Building a high-performing project team doesn't happen overnight, but once the alchemy is correct, your A-Team will be able to deliver unbeatable outcomes.
Ok, maybe you don't necessarily think about the A-Team when you're thinking about business projects, but those guys had the right mix of ingredients for a pretty dynamite team. "Hannibal", adaptable leader who could find a path to victory through every challenge. "Faceman", the well-spoken charmster who could easily penetrate silos of separation to sell any idea. "B.A." Baracus, the tough-man with shoulders so big he could always carry the workload. And "Howling Mad" Murdock, the crack pilot who could fly any technical challenge home.
Much like the A-Team, a real high-performance project team has the following qualities:
Project managers are only as successful as their projects’ outcomes, which often greatly depend on the quality of the team. Here are some tips for improving your team’s performance:
In general, projects benefit from proper planning and execution. The first step should be to identify all the stakeholders and inform them of the project’s scope and benefits, in order to obtain their buy-in. Next, adopt a project charter to define the objectives, budget, scope and involved parties. Then, define all roles and responsibilities, including the project manager’s authority.
Keep communication flowing both ways, by providing status updates targeted to each stakeholder’s needs and interests, as well as soliciting feedback. Identify gatekeepers who may stand between you and the person you need to work with to ensure project success. Find out how each stakeholder prefers to receive his or her communication, whether it is in a memo, meeting, spreadsheet, email or a phone call.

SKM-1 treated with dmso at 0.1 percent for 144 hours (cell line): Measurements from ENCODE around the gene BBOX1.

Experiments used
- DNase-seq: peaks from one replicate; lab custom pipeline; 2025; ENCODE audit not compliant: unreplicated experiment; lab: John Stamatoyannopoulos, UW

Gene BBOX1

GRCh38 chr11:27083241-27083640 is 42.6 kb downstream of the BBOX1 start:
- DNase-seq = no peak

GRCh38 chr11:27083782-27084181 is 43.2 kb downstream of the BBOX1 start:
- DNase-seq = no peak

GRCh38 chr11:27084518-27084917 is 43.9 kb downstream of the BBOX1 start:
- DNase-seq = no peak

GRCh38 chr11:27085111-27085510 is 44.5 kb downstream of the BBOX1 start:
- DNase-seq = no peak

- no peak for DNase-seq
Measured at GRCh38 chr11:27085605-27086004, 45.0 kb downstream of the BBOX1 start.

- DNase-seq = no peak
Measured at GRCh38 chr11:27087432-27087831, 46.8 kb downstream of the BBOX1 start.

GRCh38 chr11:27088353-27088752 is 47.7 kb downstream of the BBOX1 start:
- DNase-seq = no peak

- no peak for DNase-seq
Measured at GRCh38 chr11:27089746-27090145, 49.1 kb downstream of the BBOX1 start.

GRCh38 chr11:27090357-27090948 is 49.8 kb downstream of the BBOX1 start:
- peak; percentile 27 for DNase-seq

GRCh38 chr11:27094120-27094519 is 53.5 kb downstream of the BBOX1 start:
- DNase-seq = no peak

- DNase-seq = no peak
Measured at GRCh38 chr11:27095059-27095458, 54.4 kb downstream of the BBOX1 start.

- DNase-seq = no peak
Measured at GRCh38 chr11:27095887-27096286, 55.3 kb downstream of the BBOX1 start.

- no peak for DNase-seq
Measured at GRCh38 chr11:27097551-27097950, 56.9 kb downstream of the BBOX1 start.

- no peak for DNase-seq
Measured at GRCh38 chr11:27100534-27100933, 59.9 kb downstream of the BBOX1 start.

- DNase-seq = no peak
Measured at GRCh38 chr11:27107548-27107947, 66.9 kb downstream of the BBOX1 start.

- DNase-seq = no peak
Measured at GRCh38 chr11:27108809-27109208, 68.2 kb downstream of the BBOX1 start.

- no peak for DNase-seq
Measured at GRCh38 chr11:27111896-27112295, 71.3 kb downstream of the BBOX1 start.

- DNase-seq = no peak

Finally, break big projects down into manageable components, so they aren’t too overwhelming. Organize each component into individual tasks, using available software tools.
Project managers can only achieve success when everyone supports the project plan. Getting that buy-in is one sign of a great leader. But project leaders also have to lead the team through delays and problems throughout the project lifecycle. Here are some helpful guidelines to follow along the way:
People often like to be appreciated for a job well done. As a project leader, it's important to recognize team members when they meet important deadlines or achieve significant milestones. Praise from a leader can make team members feel appreciated, and may inspire the entire team to keep working toward the goal. However, keep in mind that not everyone may share the same enthusiasm for the spotlight. When you truly know your team well, you'll learn their preferences, including who may rather receive their accolades in private.
Work interruptions, technical troubles, additional responsibilities and unforeseen circumstances can delay a project. While they may be normal and expected in business, it doesn’t make missing a deadline any easier to swallow. Leadership is often judged by how people handle obstacles and delays, so make sure to do it professionally.
Start by evaluating the severity of the problem and remember that not every delay is a catastrophe. Next, assess how the delay may affect other aspects of the project, and what resources are available to shift to the problem. Finally, engage team members on finding and implementing the most effective solution. Also, make sure to keep appropriate stakeholders informed of the delay while providing an appropriate solution.
High-performing project teams can help make a project manager’s life easier. Start building your team by following these tips for improving project team performance. They're easy to implement and can pay off in an “A-Team” that can help make projects more successful. I love it when a plan comes together!